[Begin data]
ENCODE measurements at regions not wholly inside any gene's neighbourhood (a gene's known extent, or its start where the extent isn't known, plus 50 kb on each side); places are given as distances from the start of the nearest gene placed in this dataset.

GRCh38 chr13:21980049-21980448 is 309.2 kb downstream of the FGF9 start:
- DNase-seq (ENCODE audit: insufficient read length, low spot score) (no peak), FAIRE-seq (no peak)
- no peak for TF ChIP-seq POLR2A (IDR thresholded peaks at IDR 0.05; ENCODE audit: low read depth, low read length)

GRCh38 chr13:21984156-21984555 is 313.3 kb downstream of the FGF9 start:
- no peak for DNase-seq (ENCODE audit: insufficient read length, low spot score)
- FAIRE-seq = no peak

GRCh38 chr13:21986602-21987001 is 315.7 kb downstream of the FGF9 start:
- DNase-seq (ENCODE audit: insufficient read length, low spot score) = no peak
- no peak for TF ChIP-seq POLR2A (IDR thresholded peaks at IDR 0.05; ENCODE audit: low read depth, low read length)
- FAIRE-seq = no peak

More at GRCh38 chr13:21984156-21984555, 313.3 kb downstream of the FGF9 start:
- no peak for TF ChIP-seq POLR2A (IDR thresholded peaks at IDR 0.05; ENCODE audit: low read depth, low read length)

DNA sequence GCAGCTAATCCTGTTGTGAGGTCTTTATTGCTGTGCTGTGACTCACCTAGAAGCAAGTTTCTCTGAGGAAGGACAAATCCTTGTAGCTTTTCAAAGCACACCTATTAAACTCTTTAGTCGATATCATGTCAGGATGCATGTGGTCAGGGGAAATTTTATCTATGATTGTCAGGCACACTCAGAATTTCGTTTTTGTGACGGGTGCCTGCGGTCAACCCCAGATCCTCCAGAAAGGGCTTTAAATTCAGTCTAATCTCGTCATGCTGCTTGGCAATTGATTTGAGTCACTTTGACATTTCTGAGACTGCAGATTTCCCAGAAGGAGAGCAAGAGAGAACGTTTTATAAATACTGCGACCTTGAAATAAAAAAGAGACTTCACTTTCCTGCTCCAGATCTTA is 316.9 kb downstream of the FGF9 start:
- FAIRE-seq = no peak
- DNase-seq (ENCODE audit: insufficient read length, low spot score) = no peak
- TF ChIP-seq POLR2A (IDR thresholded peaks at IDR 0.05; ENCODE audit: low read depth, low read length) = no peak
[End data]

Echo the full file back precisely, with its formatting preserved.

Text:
ENCODE measurements at regions not wholly inside any gene's neighbourhood (a gene's known extent, or its start where the extent isn't known, plus 50 kb on each side); places are given as distances from the start of the nearest gene placed in this dataset.

GRCh38 chr13:21980049-21980448 is 309.2 kb downstream of the FGF9 start:
- DNase-seq (ENCODE audit: insufficient read length, low spot score) (no peak), FAIRE-seq (no peak)
- no peak for TF ChIP-seq POLR2A (IDR thresholded peaks at IDR 0.05; ENCODE audit: low read depth, low read length)

GRCh38 chr13:21984156-21984555 is 313.3 kb downstream of the FGF9 start:
- no peak for DNase-seq (ENCODE audit: insufficient read length, low spot score)
- FAIRE-seq = no peak

GRCh38 chr13:21986602-21987001 is 315.7 kb downstream of the FGF9 start:
- DNase-seq (ENCODE audit: insufficient read length, low spot score) = no peak
- no peak for TF ChIP-seq POLR2A (IDR thresholded peaks at IDR 0.05; ENCODE audit: low read depth, low read length)
- FAIRE-seq = no peak

More at GRCh38 chr13:21984156-21984555, 313.3 kb downstream of the FGF9 start:
- no peak for TF ChIP-seq POLR2A (IDR thresholded peaks at IDR 0.05; ENCODE audit: low read depth, low read length)

DNA sequence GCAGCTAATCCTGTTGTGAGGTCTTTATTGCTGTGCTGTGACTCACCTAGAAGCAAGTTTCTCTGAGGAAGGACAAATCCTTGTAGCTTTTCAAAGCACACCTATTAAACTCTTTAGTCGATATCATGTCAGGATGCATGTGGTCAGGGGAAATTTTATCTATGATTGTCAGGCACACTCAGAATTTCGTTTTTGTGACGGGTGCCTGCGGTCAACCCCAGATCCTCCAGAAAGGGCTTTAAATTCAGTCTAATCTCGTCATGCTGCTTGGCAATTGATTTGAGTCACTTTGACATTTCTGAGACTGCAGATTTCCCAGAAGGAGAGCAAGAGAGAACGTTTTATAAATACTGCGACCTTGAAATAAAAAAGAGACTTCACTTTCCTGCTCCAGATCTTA is 316.9 kb downstream of the FGF9 start:
- FAIRE-seq = no peak
- DNase-seq (ENCODE audit: insufficient read length, low spot score) = no peak
- TF ChIP-seq POLR2A (IDR thresholded peaks at IDR 0.05; ENCODE audit: low read depth, low read length) = no peak